What are/were the fashion statements of your generation?As a 21st century educator I recently scolded two students for their choice of clothing for school (the low-low pants, untied and over-sized...

What are/were the fashion statements of your generation?

As a 21st century educator I recently scolded two students for their choice of clothing for school (the low-low pants, untied and over-sized sneakers, et al).

Yet, I remember being their age as a teenager in the 1990's attempting to go to school with ripped jeans, a Metallica shirt, crazy black-blue hair, and black lipstick. Of course, my parents would not allow it. Yet, parents are different these days.

What were the fashion statements of your generation?


Expert Answers
Lorraine Caplan eNotes educator| Certified Educator

I was born in 1950.  So the fashions of the fifties, sixties, and seventies were those of my youth.  What I remember most from the fifties were poodle skirts.  In the sixties, there were Ben Casey blouses, something called "angel blouses," which were a bit of a scandal because they looked like maternity tops.  There was also a preppy look I liked, pastel blouses with round collars, made by "Lady Bug," and the blouses came with a little ladybug pin. ""Villager" was a big name, too, as was "Jeune Lique," all of these being very preppy lines of clothing.  Moving on to the late sixties and early seventies, we wore bell-bottomed jeans, wraparound skirts, mini-skirts, and the jewelry I remember was peace signs and love beads.  As I got a little older, Diane von Furstenburg dresses were all the rage.  I wish I still had one.  They're coming back! 

pacorz eNotes educator| Certified Educator

I went to high school in the 1970s, and many of us wore love beads and headbands. Everybody had their hair long and straight and parted in the middle, regardless of gender. Jeans were bell-bottoms, and were considered more fashionable if they had been well worn and patched; the best patches were fancy embroidered ones. The guys usually wore tee shirts or flannel shirts, while the girls tended toward floaty peasant tops. Tie dye and prints from India were big, and baths and showers weren't.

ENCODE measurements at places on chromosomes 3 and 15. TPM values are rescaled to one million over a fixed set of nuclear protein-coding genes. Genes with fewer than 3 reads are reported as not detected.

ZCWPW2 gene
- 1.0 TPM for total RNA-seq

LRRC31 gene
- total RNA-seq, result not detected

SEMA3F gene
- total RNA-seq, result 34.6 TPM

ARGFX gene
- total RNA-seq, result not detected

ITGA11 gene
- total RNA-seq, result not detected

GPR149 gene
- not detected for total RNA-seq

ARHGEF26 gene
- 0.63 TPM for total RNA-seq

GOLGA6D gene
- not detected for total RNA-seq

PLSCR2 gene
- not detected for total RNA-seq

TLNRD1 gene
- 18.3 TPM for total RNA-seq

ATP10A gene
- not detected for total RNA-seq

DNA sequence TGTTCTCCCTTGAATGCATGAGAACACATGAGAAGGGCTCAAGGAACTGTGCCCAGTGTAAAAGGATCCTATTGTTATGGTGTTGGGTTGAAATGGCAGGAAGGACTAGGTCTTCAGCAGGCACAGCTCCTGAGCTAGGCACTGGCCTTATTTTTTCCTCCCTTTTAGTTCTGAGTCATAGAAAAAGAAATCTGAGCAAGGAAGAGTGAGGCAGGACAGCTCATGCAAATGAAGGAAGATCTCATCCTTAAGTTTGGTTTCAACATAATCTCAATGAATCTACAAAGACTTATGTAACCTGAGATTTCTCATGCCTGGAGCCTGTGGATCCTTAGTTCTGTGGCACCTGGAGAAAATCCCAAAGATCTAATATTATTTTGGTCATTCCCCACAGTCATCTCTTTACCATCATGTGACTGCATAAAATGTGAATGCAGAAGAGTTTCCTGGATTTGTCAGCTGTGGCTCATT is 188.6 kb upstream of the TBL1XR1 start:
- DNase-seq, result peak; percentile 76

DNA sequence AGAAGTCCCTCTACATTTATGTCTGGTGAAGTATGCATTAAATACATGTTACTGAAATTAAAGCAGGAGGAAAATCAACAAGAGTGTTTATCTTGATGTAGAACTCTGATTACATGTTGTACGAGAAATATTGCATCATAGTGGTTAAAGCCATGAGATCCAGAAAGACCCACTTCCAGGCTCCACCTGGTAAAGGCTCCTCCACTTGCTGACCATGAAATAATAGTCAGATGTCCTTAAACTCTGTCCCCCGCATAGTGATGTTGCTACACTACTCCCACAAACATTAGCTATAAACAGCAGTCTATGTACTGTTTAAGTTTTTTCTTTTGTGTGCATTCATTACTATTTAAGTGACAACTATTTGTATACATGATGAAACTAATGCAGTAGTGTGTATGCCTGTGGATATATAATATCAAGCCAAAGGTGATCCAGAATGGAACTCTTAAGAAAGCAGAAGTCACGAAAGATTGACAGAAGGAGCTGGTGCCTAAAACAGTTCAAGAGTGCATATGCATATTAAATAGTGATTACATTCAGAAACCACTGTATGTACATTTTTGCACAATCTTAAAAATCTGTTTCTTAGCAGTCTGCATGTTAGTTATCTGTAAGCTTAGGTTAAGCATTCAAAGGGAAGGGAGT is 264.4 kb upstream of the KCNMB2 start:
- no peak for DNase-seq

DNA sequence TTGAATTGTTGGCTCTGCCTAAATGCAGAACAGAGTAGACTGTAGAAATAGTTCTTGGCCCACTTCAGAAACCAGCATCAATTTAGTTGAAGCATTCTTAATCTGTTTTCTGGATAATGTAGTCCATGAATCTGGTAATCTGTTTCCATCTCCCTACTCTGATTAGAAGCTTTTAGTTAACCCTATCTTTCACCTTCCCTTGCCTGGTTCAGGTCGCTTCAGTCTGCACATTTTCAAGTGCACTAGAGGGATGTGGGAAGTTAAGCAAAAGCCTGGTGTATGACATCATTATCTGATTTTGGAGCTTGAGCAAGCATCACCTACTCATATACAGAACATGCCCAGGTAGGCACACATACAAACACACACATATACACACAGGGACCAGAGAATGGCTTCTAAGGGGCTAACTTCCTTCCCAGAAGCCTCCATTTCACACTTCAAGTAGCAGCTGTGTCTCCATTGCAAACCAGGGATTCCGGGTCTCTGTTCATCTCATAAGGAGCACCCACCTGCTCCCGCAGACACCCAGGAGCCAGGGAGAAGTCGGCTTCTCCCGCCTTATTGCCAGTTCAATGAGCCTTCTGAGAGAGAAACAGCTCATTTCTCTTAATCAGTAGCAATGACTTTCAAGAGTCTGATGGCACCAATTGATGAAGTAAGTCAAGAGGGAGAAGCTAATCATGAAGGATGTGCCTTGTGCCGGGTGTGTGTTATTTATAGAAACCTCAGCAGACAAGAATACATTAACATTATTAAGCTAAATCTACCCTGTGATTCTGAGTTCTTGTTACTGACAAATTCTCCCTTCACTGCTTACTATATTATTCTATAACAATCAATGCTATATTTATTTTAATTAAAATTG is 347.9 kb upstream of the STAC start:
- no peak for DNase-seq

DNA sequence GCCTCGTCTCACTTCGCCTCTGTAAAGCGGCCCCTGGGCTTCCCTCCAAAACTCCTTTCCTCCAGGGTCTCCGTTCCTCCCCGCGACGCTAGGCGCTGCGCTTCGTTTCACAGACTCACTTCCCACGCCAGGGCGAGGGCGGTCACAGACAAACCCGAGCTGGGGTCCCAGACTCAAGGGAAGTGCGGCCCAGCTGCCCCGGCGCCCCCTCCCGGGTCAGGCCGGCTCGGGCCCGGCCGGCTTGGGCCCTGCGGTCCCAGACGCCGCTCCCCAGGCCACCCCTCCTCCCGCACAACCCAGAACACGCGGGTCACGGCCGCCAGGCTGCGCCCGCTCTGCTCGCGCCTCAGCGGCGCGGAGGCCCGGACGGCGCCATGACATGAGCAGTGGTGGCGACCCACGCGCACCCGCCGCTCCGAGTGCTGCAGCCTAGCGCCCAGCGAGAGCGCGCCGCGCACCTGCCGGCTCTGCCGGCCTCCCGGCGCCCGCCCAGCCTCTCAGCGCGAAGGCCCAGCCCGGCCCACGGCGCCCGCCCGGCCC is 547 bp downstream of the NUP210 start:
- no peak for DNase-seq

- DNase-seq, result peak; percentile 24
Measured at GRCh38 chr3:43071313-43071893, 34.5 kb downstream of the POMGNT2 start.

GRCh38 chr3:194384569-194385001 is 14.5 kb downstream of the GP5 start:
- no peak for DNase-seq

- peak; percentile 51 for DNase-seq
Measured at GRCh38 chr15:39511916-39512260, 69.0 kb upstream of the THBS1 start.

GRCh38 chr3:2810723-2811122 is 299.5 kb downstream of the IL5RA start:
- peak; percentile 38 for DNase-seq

I usually don't say too much to students about their attire unless they are wearing a shirt with an offensive slogan or are showing too much anatomical detail. Our youthful years are a time of character formation, and I think learning to express yourself through your clothing is a normal part of growing up.


stolperia eNotes educator| Certified Educator

I, too, am a child of the 1960s and 1970s, born in 1952. In elementary school, my poodle skirt was turquoise blue. It was a huge change when, in ninth grade, we were allowed to wear pant suits to school-this meant a coordinated set of a top and slacks, not any sweater and whatever pair of pants we wanted to wear. I didn't wear jeans to class until I got to college, so that was a big deal!

kiwi eNotes educator| Certified Educator

Eighties UK seemed to be day glo colors everywhere! I loved my fingerless gloves and leg warmers. Makeup was bold with electric blue eyeliner, Iced Champink lipstick and purple mascara. Boys wore jackets with the sleeves rolled up like their heroes from Miami Vice, and they spent way too long blowdrying their streaked hair! 

wannam eNotes educator| Certified Educator

I used to drive my mother crazy wearing Jyncos.  They were a particular brand of very baggy pants.  These pants fit in the waist but became bigger and bigger as they approached the ankle.  I also wore walet chains, colored hair, and black nail polish.  Looking back on it, we all looked pretty silly.

mwestwood eNotes educator| Certified Educator

Greaser girl with teased hair, black eyeliner, sunglasses, mini-skirts with knee-high socks, bell-bottom hiphuggers. Never any headbands or peace signs, though. On school days--uniforms! Later on, paisley was de rigeur and huge hair still with long, dark (not black, though) fingernails. 

readerofbooks eNotes educator| Certified Educator

When I was a kid in the 80s, people used to roll up their pants and make the fold tight. They liked the tapered look when it came to pants. Also many people liked to wear only black clothing. When I was in high school wearing no socks also became a fad for a while. 

pohnpei397 eNotes educator| Certified Educator

When I was growing up in Micronesia, people liked to cut the side seams on their shirts up to the armpits.  Then they cut each side into strips and tie the strips together.  So up their sides it looked like the rungs of a ladder.

e-martin eNotes educator| Certified Educator

When I was a kid, boys would gel their hair so that it stood up in front like a duck-spit. That was a bit silly. 

When I was very young, velcro shoes were in fashion. I kind of wish that would come back. How convenient!

rrteacher eNotes educator| Certified Educator

I grew up in the 80s, and in my neck of the woods enormous hair for girls and mullets for boys were the order of the day. Moving into the early nineties, it was acid washed jeans. Good times.

litteacher8 eNotes educator| Certified Educator
My mother loves to tell me the story of how she got sent home on her last day of high school for wearing pants!
samiha1998 | Student

I'm still 12-years-old, and I've been taught how modernized our world is today. But something really popular I've noticed in the current trends, are the whole Justin Bieber glasses type things, skinny jeans even for boys, and a bunch of other things. I hear a lot of comments from others about this topic and some don't like the trends, while others always try to keep up with them.

I guess im in the middle, since I don't have much thoughts about it, but the dramatic change throughout history and now is certainly interesting. :\

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